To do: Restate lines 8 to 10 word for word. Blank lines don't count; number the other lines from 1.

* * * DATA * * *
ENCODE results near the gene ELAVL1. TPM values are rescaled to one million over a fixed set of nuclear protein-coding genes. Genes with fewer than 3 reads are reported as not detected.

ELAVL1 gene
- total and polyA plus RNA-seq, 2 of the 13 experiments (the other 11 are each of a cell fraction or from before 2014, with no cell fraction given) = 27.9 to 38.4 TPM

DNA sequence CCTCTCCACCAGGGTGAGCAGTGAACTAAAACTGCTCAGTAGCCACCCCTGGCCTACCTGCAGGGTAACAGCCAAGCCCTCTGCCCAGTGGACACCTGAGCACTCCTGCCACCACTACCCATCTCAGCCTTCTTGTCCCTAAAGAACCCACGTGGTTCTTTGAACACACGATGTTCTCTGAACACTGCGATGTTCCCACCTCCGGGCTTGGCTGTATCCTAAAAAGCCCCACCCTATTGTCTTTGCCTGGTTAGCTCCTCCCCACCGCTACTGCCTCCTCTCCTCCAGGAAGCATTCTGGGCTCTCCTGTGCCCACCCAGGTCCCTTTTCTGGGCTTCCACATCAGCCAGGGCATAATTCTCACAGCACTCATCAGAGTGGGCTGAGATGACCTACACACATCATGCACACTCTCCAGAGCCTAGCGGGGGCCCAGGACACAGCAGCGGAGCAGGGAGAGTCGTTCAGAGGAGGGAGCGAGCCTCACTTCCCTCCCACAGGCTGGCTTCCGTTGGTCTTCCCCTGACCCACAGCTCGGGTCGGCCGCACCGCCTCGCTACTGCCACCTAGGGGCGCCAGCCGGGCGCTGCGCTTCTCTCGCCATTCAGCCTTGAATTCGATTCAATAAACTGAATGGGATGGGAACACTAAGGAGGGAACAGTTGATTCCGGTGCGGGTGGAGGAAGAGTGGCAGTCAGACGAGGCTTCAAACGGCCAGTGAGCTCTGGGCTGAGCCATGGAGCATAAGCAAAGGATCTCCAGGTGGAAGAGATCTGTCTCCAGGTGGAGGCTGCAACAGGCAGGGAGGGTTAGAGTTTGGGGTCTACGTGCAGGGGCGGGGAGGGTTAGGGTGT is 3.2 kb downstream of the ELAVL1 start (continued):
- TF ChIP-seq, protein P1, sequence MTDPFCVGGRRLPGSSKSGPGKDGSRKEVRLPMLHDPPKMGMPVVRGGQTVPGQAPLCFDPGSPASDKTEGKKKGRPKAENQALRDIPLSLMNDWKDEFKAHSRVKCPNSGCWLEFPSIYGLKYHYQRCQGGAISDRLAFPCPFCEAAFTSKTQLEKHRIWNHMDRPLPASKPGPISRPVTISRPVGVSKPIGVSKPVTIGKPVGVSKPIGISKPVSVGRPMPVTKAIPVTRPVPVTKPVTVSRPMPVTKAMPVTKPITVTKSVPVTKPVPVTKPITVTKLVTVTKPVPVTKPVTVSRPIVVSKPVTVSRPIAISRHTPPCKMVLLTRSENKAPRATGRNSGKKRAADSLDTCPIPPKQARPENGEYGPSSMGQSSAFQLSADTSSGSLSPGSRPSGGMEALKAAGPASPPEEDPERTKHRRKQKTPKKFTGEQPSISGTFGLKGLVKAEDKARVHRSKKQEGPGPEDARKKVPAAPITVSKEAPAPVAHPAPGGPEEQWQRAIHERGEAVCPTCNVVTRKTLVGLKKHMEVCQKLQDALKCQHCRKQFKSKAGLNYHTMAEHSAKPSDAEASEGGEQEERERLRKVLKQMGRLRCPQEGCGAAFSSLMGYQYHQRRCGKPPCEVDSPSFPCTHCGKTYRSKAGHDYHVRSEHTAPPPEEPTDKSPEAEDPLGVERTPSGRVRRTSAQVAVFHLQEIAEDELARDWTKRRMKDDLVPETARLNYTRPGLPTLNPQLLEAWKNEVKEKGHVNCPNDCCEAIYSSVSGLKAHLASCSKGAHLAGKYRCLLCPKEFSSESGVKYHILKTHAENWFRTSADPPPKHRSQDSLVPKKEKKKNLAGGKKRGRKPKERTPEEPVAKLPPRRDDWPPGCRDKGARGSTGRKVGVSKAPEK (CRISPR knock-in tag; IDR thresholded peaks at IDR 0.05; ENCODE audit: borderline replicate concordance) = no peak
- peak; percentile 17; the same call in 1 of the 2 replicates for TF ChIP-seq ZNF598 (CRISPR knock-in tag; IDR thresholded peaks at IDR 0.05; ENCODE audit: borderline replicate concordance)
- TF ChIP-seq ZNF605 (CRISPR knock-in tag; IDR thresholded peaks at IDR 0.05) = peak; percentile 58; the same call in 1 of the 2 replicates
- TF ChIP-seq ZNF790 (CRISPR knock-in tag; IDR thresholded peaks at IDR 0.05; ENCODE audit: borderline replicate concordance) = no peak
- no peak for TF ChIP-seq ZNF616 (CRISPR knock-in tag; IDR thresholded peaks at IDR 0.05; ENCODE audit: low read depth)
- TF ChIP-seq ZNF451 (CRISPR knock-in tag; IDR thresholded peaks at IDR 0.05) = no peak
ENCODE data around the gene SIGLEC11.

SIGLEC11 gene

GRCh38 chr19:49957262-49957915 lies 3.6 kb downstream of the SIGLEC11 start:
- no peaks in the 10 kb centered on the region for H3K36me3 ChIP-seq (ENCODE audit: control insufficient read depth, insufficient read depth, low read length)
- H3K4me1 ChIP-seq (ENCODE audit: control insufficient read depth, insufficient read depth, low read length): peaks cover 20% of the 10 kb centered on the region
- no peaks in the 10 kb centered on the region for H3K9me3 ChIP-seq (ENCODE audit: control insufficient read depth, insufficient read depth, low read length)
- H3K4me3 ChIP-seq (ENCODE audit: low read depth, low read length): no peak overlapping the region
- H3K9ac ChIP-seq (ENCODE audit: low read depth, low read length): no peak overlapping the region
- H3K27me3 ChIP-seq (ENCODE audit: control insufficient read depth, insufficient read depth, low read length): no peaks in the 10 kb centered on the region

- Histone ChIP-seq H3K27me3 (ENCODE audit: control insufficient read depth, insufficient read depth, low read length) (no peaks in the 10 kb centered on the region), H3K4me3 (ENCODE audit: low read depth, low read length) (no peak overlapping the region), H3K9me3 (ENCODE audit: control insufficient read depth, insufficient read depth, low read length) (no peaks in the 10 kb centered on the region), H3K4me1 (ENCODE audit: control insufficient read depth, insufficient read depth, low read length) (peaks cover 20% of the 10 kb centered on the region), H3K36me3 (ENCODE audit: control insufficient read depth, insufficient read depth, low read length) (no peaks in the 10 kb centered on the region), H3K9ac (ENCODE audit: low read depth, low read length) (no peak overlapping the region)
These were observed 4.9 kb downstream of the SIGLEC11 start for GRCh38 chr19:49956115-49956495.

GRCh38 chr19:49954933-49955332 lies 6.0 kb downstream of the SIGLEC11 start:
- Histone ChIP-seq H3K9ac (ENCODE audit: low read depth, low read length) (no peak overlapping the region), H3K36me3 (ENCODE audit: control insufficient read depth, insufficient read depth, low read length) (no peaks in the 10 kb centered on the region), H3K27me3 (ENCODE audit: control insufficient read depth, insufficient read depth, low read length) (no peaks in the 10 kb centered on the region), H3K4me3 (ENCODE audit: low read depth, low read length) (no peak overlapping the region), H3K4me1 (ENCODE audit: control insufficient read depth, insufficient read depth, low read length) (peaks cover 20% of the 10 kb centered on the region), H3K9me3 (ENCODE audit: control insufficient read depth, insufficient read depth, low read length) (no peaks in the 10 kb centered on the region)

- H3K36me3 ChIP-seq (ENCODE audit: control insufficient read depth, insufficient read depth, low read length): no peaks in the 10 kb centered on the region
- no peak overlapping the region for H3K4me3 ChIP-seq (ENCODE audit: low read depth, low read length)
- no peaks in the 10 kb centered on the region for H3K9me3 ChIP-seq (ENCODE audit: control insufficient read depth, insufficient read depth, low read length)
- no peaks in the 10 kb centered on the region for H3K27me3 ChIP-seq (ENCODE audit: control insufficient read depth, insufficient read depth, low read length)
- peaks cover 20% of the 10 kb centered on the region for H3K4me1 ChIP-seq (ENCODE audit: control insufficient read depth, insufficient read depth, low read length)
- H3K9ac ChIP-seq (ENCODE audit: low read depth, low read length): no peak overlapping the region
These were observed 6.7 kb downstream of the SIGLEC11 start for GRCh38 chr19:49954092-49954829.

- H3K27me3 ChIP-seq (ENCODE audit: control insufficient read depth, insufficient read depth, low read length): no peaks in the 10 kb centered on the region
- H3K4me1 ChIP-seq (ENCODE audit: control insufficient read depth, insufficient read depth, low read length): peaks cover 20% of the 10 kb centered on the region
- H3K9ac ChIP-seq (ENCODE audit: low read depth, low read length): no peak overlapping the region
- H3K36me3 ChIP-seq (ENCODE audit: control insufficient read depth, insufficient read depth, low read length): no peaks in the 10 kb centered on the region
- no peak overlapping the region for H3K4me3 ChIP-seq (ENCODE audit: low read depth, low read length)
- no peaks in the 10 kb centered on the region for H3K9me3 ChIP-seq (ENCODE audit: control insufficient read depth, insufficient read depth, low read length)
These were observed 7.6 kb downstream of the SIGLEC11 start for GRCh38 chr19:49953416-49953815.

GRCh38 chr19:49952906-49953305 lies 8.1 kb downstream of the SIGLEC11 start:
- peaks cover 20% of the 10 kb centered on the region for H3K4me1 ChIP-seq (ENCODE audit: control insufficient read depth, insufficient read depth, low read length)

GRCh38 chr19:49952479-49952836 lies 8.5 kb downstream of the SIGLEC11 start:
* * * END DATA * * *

- TF ChIP-seq ZNF790 (CRISPR knock-in tag; IDR thresholded peaks at IDR 0.05; ENCODE audit: borderline replicate concordance) = no peak
- no peak for TF ChIP-seq ZNF616 (CRISPR knock-in tag; IDR thresholded peaks at IDR 0.05; ENCODE audit: low read depth)
- TF ChIP-seq ZNF451 (CRISPR knock-in tag; IDR thresholded peaks at IDR 0.05) = no peak